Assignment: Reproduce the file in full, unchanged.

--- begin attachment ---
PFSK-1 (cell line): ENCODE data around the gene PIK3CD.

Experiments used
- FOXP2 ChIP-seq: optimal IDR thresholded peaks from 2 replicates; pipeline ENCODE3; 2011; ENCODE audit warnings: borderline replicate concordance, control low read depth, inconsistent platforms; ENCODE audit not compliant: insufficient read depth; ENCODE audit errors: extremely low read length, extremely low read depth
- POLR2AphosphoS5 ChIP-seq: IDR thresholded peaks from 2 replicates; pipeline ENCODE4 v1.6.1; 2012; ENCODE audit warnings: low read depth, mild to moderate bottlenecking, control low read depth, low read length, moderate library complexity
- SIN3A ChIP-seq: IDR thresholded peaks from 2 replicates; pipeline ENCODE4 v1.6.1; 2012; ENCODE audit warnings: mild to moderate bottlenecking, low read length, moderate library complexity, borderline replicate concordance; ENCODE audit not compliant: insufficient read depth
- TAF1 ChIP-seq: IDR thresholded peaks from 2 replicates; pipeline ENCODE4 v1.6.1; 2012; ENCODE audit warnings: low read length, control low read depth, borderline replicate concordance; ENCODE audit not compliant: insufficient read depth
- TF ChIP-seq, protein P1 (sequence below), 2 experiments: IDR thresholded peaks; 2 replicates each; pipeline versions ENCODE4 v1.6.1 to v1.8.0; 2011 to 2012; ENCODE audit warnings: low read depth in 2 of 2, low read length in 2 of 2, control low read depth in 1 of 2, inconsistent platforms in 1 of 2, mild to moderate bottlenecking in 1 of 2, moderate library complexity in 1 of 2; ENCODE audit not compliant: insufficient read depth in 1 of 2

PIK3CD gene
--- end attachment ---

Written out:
PFSK-1 (cell line): ENCODE data around the gene PIK3CD.

Experiments used
- FOXP2 ChIP-seq: optimal IDR thresholded peaks from 2 replicates; pipeline ENCODE3; 2011; ENCODE audit warnings: borderline replicate concordance, control low read depth, inconsistent platforms; ENCODE audit not compliant: insufficient read depth; ENCODE audit errors: extremely low read length, extremely low read depth
- POLR2AphosphoS5 ChIP-seq: IDR thresholded peaks from 2 replicates; pipeline ENCODE4 v1.6.1; 2012; ENCODE audit warnings: low read depth, mild to moderate bottlenecking, control low read depth, low read length, moderate library complexity
- SIN3A ChIP-seq: IDR thresholded peaks from 2 replicates; pipeline ENCODE4 v1.6.1; 2012; ENCODE audit warnings: mild to moderate bottlenecking, low read length, moderate library complexity, borderline replicate concordance; ENCODE audit not compliant: insufficient read depth
- TAF1 ChIP-seq: IDR thresholded peaks from 2 replicates; pipeline ENCODE4 v1.6.1; 2012; ENCODE audit warnings: low read length, control low read depth, borderline replicate concordance; ENCODE audit not compliant: insufficient read depth
- TF ChIP-seq, protein P1 (sequence below), 2 experiments: IDR thresholded peaks; 2 replicates each; pipeline versions ENCODE4 v1.6.1 to v1.8.0; 2011 to 2012; ENCODE audit warnings: low read depth in 2 of 2, low read length in 2 of 2, control low read depth in 1 of 2, inconsistent platforms in 1 of 2, mild to moderate bottlenecking in 1 of 2, moderate library complexity in 1 of 2; ENCODE audit not compliant: insufficient read depth in 1 of 2

PIK3CD gene